Ecosystem Services and Climate Change

The Sacramento River and riparian forests. Rivers and their floodplain processes are lifelines for people and native species. Outdoor recreation is an ecosystem service important for a healthy society. Photo by Dan Cox/USFWS.
Ecosystem services are the benefits derived from natural ecosystems by human populations.

California's diverse landscapes are composed of a mosaic of ecosystems which provide a wide variety of ecosystem services: tidal marshes protect human communities from sea-level rise damage and provide critical habitat for endangered species; rivers and their floodplain processes recharge aquifers, provide a buffer from flooding, and offer refuge from heat and drought for humans and animals; mountain meadows hold back runoff from snowmelt and release it throughout the summer dry season, providing water security for people as well as benefits to rangelands.

These benefits have been reduced through land use conversion, water diversion, and pollution. The Millennium Ecosystem Assessment (WRI, 2005) was the first major report that set out to both identify global ecosystem services, and assess how factors such as human encroachment have impacted ecosystem productivity. California's remaining ecosystems are vulnerable to the impacts of a changing climate. Staudinger et al. 2012 analyzed how climate change may alter the provisioning of ecosystem services on a national level in Chapter 4 of their report, while Gardali et al. 2011 and Shaw et al. 2011 provided insight into how climate change will impact ecosystem services and habitats throughout California. Liu 2016 provides a conceptual framework to link ecosystem services with water, energy, and food issues in California in the face of climate change.

Climate Change Resiliency, Ecosystem Services, and Conservation of California's Habitats

Land management agencies and programs have become increasingly aware of the value of "multi-benefit" projects-- investment of limited financial resources into nature-based solutions that address multiple needs of both human and natural communities by restoring the ecosystem services provided by natural habitats and processes. The Federal Resource Management and Ecosystem Services Guidebook features an introduction to the implementation of ecosystem service-focused conservation. The restoration of ecosystems and the consequential enhancement of the services they provide is an essential step to establishing a more climate change-resilient future for California.

Right: Wetlands and estuaries like Devereux Slough, a coastal estuary in Santa Barbara, provide multiple benefits that serve to buffer the impacts of climate change for human communities and native species. Read more about restoration work being done here and in other coastal wetlands by the Southern California Wetlands Recovery Project. Photo by USFWS.

Tidal Marshes and Wetlands

Tidal marshes are dynamic ecosystems located along California’s coast that maintain stable shore banks, improve water quality, store carbon, and provide critical wildlife habitat. There are several vulnerability analyses available for coastal ecosystems including: Hutto et al. 2015, which identifies vulnerabilities of the habitats, species, and ecosystem services located along the North-central Coast, and Ackerly et al. 2012 and Ekstrom et al. 2012, who describe projected changes and vulnerabilities in coastal ecosystem services in the San Francisco Bay Area. Appropriate sediment availability is essential for proper ecosystem function. Apitz 2011 describes the role that sediment plays in sustaining aquatic and terrestrial ecosystem services, while providing a framework for creating sediment-ecosystem regional assessments (SEcoRA).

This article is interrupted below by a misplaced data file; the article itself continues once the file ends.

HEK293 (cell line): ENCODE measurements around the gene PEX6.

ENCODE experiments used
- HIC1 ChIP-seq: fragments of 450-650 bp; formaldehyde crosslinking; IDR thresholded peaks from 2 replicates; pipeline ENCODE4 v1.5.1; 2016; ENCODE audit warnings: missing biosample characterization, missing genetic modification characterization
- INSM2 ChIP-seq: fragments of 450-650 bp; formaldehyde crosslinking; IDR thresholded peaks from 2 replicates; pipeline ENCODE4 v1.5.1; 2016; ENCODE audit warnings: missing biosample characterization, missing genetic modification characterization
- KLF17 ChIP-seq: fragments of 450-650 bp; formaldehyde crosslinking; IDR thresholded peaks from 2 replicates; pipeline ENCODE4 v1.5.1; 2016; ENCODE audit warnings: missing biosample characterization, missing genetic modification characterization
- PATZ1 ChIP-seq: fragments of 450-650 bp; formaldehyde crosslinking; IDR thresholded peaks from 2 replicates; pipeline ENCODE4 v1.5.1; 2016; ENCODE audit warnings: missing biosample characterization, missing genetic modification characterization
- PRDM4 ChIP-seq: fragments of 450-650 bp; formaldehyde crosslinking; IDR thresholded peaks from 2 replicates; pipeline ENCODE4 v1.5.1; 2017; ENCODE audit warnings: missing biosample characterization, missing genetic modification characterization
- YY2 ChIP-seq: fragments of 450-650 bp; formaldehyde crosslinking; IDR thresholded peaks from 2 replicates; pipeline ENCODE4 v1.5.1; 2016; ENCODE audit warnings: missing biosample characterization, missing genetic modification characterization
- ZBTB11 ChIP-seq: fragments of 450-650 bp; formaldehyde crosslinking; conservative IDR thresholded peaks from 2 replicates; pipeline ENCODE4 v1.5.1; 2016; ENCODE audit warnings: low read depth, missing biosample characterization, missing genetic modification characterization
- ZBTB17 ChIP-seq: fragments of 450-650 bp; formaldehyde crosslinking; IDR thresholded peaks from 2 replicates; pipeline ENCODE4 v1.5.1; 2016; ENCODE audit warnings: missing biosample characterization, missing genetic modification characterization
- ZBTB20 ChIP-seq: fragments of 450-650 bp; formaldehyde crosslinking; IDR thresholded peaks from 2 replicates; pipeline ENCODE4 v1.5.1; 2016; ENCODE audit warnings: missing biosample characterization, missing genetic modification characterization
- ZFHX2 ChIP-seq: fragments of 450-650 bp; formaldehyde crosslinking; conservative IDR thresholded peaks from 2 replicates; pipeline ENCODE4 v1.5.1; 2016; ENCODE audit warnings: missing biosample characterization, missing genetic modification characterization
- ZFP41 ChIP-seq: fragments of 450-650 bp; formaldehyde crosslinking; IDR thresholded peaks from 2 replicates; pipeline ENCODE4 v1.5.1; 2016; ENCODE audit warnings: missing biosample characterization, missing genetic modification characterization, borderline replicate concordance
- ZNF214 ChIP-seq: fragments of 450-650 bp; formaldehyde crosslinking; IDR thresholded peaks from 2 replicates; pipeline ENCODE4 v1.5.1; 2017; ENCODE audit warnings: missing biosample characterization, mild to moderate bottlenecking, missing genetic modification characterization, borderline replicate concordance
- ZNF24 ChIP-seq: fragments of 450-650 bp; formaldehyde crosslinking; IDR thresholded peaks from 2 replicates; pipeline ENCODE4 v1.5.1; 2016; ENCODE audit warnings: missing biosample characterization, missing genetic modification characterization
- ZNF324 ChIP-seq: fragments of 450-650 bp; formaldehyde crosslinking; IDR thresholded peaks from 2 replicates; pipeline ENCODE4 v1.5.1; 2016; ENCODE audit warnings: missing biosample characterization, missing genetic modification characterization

Current relevant CA LCC projects include: "North-Central California Coast and Ocean Climate-Smart Adaptation Project", which is working to provide the resources needed to develop appropriate management options for coastal ecosystem and has produced this "Climate Change Vulnerability Assessment for the North-central California Coast and Ocean", “Incorporating Climate-Smart Adaptive Strategies into Wetlands Recovery in Coastal Southern California”, which aims to provide managers with a way to assess climate change-related wetland vulnerabilities and develop management/conservation priorities in wetlands along the coast of Southern California, and “Structured-Decision Making for Climate Change Adaptation to Conserve San Francisco Bay Tidal Marsh Ecosystems”, which aides managers in selecting the most appropriate conservation strategies that will garner the greatest expected conservation benefits and enhance tidal marsh ecosystem integrity and services. The EPA's “River Corridor and Wetland Restoration” page offers more information about wetlands, restoration projects, and restoration benefits.

The open space of Coyote Valley, Santa Clara County.
Photo by Mike Thomas/USFWS.

Rangelands and Farmlands

Rangelands cover a large portion of California’s landscape and have the capacity to provide services such as livestock forage production, water storage, and carbon sequestration. The availability of these services, however, is projected to change as the climate warms. Shaw et al. 2011 analyzes how carbon sequestration and non-irrigated forage production may be altered by future climate projections, while Chaplin-Kramer and George 2013 similarly focus on the potential changes in forage production for rangelands located in the San Francisco Bay Area. The potential of utilizing rangelands as a nature-based solution is emphasized in Silver et al. 2010, who describe how rangelands can counteract the rising GHG emissions.